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    This is exciting!

    So far there's been zero issue on my own 8.1 but there is still plenty to learn yet. Keep those buggy reports flowing too fellows, it can only help.
     
  3. Cutting_Edgetech

    Cutting_Edgetech Registered Member

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    Thank you for your help! Sorry, I accidentally stated Bouncer by habit. I actually do have my config file named Tuersteher, and it is located in the Windows Folder. I guess this must be a bug. I will save a copy of my config file in case I lose everything. I would hate to start over. I end up having to save the rest of my rules to a separate notepad document while my mind was being creative. I will add them later if I can get Tuersteher/Bouncer working again. Basically I have a lot of other rules to block file types by extension from being the parent to cmd.exe, rundll32.exe, taskhost.exe, etc.. I have seen spoofed image files containing executable code so there's no reason to give them the resources they need to execute code if one can keep from doing so.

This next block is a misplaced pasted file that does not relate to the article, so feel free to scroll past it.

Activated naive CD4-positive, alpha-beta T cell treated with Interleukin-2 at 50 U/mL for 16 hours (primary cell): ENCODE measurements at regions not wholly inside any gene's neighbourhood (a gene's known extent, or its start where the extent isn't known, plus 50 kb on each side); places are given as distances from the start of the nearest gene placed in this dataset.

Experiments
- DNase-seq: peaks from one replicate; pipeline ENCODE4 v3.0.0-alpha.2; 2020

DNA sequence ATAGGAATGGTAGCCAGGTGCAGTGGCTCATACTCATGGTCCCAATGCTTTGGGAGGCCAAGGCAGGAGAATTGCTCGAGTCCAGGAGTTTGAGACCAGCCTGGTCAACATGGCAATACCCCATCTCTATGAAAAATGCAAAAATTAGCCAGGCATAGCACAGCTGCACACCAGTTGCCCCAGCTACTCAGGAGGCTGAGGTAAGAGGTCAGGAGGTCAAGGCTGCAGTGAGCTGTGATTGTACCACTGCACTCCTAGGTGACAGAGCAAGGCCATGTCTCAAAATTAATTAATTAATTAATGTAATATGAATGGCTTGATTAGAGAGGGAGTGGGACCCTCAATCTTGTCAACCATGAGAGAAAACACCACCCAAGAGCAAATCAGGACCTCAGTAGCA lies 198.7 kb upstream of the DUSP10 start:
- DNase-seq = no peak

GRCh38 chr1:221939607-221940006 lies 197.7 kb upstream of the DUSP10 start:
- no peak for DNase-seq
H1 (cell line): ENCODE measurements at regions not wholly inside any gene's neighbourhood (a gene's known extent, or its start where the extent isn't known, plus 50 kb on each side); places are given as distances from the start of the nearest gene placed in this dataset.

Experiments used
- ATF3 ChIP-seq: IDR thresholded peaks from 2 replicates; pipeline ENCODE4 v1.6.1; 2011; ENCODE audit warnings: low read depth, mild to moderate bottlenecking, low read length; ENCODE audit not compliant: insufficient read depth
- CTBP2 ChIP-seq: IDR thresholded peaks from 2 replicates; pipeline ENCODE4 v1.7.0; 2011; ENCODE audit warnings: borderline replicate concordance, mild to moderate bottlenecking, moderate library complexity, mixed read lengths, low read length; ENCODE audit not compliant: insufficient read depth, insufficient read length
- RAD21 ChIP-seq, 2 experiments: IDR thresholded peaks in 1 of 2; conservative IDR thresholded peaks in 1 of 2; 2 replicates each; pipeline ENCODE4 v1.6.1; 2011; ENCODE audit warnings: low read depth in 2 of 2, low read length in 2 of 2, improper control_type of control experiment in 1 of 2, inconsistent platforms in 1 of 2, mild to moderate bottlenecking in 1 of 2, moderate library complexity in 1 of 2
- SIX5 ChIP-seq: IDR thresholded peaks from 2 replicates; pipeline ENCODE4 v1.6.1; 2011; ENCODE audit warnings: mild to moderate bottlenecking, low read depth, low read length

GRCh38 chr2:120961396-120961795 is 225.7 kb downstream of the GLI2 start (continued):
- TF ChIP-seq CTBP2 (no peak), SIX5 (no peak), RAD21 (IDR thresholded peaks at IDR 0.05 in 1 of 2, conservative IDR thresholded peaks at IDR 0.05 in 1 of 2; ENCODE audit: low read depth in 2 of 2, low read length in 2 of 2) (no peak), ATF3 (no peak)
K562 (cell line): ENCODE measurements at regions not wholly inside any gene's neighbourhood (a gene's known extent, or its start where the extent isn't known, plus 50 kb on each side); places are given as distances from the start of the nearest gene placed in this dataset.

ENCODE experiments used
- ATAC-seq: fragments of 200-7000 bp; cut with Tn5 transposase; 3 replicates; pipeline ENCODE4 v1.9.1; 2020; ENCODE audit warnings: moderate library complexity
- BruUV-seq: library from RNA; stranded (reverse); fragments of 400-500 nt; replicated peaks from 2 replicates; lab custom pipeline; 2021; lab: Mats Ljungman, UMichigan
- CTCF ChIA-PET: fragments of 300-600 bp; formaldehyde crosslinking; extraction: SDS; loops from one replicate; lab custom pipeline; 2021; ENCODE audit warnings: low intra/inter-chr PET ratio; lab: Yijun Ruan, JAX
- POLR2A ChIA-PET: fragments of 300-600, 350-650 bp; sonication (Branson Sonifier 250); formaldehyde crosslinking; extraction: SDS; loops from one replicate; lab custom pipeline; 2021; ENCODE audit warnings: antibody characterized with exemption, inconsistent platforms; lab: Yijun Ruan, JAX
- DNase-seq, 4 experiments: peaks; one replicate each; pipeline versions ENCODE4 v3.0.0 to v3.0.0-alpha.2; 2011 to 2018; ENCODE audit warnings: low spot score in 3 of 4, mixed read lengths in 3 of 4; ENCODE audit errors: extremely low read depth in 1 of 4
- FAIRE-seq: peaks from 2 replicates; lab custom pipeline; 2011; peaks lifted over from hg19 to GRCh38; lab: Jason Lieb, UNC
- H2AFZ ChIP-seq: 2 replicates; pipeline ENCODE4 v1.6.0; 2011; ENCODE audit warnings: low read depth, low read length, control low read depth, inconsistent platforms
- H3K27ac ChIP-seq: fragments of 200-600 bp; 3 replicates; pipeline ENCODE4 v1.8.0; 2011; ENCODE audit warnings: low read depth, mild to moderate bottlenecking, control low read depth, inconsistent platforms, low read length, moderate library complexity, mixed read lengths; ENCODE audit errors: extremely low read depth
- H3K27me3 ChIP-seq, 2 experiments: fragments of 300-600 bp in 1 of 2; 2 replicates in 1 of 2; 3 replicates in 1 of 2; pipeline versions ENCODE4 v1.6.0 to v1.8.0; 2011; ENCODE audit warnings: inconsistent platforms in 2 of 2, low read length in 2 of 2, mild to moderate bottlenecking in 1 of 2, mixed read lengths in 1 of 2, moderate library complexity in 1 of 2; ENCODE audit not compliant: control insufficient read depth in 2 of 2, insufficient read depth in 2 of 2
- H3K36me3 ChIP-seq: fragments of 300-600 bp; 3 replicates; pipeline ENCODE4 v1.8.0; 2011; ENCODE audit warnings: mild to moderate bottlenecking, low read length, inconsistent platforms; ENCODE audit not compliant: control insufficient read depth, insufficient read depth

4. Rasheed187

    Rasheed187 Registered Member

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    Looks cool, too bad that he doesn't build a user friendly GUI for all of his tools.
     
  5. :thumb: Thanks, now it works
     
  6. Cutting_Edgetech

    Cutting_Edgetech Registered Member

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    I just submitted a bug report to Fabian for this. Hopefully he will be able to tell me what is causing the System 1283 Error, and get Bouncer back to working again without having to remove my rules.
     
  7. @Cutting_Edgetech, @Online_Sword, @WildByDesign